I spent last week at the National Science Teachers Association’s Summer Congress. This was my first Summer Congress, as I was recently elected to NSTA’s Board as the Division Director of Research in Science Teaching. The Congress is also attended by teacher delegates from almost every state, so I had the great privilege of talking with science teachers from all over the US and Canada.
One of the unanticipated pleasures of the meeting was hearing English spoken in every regional accent; cadences I have greatly missed for many years. It was a reminder that like politics, all education is local. The people I met at the Congress are deeply networked in their home regions; they teach in unique communities, each with its own dynamics and challenges.
When people asked me where I was from, I told them I was in the process of leaving Iowa and moving to California. I met many people from Iowa, a healthy contingent from Illinois, and even a staff member from my high school, the Illinois Mathematics and Science Academy. People were impressed that NCSE had gotten off the ground in Iowa, because they had heard education is very troubled there these days. And as you know from my previous stories, many teachers in Iowa are indeed struggling with big demands and small budgets.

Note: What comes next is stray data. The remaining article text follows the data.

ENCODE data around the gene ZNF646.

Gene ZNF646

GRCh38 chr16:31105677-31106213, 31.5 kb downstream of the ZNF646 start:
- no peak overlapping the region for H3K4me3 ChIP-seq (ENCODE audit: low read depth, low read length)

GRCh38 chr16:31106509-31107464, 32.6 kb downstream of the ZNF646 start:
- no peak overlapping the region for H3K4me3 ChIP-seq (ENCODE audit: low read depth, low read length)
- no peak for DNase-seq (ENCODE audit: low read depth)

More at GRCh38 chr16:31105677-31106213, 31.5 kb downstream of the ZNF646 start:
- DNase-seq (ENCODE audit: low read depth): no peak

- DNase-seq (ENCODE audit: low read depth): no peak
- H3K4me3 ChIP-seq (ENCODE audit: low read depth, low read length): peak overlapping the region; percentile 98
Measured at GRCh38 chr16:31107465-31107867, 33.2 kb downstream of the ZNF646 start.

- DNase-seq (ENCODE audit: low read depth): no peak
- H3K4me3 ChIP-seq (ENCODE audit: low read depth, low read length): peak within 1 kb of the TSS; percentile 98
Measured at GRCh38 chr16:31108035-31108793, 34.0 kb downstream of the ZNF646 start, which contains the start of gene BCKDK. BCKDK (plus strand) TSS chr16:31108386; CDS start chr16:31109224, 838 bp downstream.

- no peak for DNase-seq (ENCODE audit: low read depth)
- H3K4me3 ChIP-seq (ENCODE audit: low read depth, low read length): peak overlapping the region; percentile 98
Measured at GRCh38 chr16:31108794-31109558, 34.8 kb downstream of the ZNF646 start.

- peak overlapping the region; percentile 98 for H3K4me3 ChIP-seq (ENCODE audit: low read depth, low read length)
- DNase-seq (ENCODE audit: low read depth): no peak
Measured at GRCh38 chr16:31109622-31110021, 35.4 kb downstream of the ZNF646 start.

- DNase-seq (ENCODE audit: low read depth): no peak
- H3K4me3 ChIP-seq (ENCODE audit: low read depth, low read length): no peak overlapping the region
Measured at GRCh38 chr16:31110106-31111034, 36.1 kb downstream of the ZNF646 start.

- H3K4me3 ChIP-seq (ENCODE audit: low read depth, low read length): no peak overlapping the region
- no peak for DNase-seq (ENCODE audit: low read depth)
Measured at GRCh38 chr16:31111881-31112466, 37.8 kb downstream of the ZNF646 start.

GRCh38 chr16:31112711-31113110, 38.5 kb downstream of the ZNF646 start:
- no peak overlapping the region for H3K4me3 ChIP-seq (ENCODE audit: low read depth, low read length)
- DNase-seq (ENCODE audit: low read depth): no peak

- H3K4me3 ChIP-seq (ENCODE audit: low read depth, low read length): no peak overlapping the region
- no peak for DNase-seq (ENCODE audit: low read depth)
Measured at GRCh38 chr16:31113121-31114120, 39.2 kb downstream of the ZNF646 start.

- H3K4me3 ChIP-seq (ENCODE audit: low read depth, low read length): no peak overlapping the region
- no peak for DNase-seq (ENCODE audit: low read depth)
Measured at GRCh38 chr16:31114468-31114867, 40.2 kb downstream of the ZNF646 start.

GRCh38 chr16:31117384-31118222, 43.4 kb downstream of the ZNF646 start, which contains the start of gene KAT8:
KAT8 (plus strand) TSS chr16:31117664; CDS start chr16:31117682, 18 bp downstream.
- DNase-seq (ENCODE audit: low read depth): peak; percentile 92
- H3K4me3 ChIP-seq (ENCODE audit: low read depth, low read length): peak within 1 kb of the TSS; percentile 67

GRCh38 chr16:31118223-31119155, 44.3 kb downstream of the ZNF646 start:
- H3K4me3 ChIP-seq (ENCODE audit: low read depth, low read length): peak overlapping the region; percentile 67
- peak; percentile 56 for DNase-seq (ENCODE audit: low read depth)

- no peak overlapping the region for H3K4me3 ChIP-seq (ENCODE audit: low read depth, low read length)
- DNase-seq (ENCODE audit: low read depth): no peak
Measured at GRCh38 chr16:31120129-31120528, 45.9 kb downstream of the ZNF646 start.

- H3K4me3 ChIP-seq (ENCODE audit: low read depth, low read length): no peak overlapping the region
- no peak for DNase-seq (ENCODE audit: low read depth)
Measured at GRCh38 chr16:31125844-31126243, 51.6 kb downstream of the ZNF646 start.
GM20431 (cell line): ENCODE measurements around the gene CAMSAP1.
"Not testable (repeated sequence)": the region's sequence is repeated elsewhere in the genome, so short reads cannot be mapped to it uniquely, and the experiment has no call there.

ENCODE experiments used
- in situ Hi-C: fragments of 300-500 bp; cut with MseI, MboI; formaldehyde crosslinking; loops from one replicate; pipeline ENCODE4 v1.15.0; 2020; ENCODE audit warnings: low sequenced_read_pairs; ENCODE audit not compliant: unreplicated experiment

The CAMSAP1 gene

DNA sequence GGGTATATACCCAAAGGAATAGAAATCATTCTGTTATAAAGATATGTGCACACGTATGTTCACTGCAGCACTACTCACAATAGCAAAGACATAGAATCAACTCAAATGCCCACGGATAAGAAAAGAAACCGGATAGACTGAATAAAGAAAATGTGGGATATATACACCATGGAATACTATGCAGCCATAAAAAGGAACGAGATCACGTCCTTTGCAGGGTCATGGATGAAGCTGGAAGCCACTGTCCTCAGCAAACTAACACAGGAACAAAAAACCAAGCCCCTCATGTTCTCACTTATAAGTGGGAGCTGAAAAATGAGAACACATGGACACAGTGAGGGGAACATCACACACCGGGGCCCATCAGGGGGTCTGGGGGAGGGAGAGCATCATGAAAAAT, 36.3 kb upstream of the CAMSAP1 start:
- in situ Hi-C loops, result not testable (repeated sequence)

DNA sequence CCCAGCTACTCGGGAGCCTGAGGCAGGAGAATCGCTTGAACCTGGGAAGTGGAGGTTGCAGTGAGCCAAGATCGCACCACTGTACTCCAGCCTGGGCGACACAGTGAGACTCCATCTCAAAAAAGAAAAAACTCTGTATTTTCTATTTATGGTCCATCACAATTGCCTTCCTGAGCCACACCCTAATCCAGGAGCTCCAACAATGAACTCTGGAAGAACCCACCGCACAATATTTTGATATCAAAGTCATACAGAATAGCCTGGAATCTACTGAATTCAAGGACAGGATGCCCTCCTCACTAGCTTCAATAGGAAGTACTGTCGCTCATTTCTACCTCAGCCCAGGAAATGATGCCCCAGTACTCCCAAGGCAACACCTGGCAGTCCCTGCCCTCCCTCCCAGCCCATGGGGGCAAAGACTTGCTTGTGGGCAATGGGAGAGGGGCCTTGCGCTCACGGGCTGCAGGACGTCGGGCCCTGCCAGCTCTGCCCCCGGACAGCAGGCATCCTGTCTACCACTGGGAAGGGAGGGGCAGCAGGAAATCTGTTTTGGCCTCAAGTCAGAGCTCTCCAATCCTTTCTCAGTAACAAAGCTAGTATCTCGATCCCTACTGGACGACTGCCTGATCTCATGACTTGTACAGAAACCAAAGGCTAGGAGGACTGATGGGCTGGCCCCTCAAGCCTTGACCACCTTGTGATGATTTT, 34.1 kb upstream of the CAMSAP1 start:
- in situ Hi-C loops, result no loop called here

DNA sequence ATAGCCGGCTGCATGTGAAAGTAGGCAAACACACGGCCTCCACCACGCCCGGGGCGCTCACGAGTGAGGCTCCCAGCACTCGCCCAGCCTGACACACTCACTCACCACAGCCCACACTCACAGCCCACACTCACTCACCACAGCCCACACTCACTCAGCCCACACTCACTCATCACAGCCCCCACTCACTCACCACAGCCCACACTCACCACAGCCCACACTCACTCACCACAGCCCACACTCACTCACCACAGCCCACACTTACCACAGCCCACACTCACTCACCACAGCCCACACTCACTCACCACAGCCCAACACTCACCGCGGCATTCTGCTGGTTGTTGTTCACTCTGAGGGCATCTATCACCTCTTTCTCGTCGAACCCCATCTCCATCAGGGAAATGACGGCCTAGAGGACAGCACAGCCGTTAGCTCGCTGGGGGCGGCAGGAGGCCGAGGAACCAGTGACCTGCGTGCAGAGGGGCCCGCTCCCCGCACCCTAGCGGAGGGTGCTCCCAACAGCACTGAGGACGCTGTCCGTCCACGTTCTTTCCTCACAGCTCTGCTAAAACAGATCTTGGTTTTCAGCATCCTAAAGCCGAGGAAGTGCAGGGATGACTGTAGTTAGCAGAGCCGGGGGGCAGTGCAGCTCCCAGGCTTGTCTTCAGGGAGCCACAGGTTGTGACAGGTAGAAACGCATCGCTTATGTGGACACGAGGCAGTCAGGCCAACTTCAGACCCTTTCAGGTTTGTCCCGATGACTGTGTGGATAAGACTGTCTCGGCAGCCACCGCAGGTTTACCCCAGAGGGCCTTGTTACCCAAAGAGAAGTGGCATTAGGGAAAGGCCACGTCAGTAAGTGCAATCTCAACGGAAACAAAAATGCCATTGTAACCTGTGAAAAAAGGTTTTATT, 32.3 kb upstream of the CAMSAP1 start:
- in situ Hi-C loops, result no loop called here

Iowan teachers are not alone. Many of the teachers I spoke with at the Congress struggled with annual budgets of less than a dollar a head for their students. The worst story came from Alaska, where a teacher from Juno received $125 a year for her class. That budget would be grossly inadequate even to cover classroom supplies and lab equipment, but this teacher also had to feed her students. Many of her students receive free or reduced fee breakfast and lunch at the school, but what they receive is neither sufficient nor healthy. The free breakfast at my son’s school was usually some kind of sugared starch and a corn syrup based drink. This is not because the people in charge of these programs don’t care. It is because these are the foods they can afford.
Of course, the teacher from Alaska did not successfully supply her classroom and feed her students with $125 a year. She spent money out of her own pocket. Most teachers told me they spend around $500 per year. Many teachers spend $1,500 out of pocket a year, with some spending as much as $3,000. I asked teachers what material supply they most needed, and by far the most common response was paper. Teachers described the frustration, and the humiliation, of needing to beg for paper. Some of them were given a single ream of paper for their classes for the year. Students’ parents, many of whom work multiple jobs at irregular hours, cannot afford to contribute classroom supplies, much less afford to adequately feed their children.